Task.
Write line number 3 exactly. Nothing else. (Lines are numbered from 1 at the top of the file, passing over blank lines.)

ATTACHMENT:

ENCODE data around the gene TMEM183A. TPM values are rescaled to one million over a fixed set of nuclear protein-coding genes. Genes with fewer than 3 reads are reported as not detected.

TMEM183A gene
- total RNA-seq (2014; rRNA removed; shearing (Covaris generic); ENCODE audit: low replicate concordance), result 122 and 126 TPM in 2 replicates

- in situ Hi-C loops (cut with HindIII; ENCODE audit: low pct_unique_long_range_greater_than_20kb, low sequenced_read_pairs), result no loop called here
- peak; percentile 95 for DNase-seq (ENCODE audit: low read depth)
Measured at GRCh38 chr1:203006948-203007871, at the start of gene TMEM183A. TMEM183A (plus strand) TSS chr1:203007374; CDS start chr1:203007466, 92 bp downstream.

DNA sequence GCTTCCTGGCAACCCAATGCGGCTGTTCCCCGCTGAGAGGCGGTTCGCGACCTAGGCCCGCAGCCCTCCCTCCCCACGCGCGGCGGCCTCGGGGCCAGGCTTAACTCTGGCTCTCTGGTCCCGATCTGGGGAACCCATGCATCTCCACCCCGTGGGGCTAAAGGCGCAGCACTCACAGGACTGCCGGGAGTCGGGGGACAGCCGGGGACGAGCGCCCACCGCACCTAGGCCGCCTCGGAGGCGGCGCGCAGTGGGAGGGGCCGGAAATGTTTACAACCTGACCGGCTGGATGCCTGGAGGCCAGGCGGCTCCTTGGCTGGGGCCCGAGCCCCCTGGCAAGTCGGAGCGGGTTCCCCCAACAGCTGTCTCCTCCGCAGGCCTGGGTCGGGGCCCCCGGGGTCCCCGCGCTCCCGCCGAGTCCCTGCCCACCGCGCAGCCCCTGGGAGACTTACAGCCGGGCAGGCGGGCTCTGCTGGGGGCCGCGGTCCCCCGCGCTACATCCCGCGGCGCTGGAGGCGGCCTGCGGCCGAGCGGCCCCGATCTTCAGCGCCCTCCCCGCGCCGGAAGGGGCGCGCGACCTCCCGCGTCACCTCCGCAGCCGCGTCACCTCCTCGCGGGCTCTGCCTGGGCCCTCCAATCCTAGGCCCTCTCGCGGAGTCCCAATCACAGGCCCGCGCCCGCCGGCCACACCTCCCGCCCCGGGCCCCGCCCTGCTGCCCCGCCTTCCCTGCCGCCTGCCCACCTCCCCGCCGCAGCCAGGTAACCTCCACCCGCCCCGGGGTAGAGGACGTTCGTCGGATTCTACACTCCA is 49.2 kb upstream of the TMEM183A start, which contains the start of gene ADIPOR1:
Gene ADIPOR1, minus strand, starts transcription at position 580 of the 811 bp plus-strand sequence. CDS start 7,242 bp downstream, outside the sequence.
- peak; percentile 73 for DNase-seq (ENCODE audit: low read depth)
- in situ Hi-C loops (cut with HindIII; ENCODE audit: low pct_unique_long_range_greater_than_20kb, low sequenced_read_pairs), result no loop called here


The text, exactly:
- total RNA-seq (2014; rRNA removed; shearing (Covaris generic); ENCODE audit: low replicate concordance), result 122 and 126 TPM in 2 replicates